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EMPOWERMAGAZINE.COM - Change and Diversity Advocate Bonika Wilson gives her take on mental health and minority communities.


Bonika Wilson,

EMPOWERMAGAZINE.COM - Change and Diversity Advocate Bonika Wilson gives her take on mental health and minority communities.

Authored by: Tammy Reese | July 11, 2023

We Empower Magazine readers, please meet Bonika Wilson, a renowned advocate for change and diversity with over 26 years of experience in guiding businesses through complex organizational challenges. As of late, Bonika has been leveraging successful business practices to guide high-power couples in the application of these strategies to maximize results in their relationships and marriages.

Bonika has become successful due to her solutions-oriented approach, combined with a true passion for inclusive communities, and healthy families. She’s developed a one-of-a-kind blueprint for couples to tackle day-to-day challenges, plan for them strategically, build a legacy, and leave a dynasty.

Please enjoy our interview as we discuss success, work-life balance, mental health, and more.

What do you define as success?

Bonika: Living life with clearly defined goals, within your values, and consistently accomplishing your goals and mission. I also measure success by how many people I have supported or helped along the way.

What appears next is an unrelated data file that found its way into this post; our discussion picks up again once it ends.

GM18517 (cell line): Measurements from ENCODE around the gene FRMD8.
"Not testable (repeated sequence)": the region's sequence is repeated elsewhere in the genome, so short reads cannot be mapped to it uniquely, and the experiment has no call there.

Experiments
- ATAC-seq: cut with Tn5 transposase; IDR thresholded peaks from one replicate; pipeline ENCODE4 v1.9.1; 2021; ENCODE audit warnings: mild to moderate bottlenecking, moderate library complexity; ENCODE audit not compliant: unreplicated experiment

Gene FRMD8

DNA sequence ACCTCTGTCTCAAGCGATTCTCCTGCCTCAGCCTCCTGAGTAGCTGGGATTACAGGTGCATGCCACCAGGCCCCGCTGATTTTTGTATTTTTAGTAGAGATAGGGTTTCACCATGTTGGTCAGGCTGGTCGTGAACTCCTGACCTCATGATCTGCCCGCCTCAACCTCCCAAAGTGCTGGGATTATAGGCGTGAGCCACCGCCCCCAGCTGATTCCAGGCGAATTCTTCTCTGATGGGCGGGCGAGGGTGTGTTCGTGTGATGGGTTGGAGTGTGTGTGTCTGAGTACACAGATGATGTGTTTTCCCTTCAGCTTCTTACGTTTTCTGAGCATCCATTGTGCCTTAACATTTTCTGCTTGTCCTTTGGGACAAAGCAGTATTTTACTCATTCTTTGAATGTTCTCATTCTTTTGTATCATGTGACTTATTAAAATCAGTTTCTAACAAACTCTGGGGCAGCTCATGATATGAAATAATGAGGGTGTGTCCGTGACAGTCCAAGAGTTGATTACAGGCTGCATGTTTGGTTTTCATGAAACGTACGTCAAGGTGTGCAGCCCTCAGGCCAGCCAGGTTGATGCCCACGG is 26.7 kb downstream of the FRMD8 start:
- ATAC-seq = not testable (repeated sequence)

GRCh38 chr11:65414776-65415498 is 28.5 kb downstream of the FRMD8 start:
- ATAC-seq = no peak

Do you believe in work-life balance? If so how do you maintain it?

Bonika: I believe in prioritizing what is important. There is no true balance, however, I make my family the priority and most often if there is a conflict, then family wins. Last, when your work is your passion and it is in alignment with your family’s overall mission, then you have a collaborative effort for accomplishing the mission and oftentimes the family is on board with the times when work must be the priority.

Who is your business role model? Why?

Bonika: My business role models are Tyler Perry, Oprah, and Marvin Ellison of Lowe’s

They are all mission-oriented, faith-led, and believers in reaching back and pulling others along.

It’s Minority Mental Health Month. Why is the conversation surrounding mental health so important especially in minority communities?

Bonika: Access to Mental Health in the minority community is ultimately about life or death. For years, the minority community has been plagued with a stigma around mental health. This stigma has precluded many from receiving the help that they need and because of that minority communities continue to be disproportionately impacted by drug abuse, crime, and death. Many of us don’t have familial support and encouragement and others don’t have the resources (money, health care insurance, and transportation). The Mental Health discussion is critical because depression and death by suicide have increased tremendously because of people feeling isolated during and after the COVID-19 pandemic. Our community has also been impacted by severe trauma from racial and social injustice and this also causes increased anxiety, stress, fear, and hopelessness.

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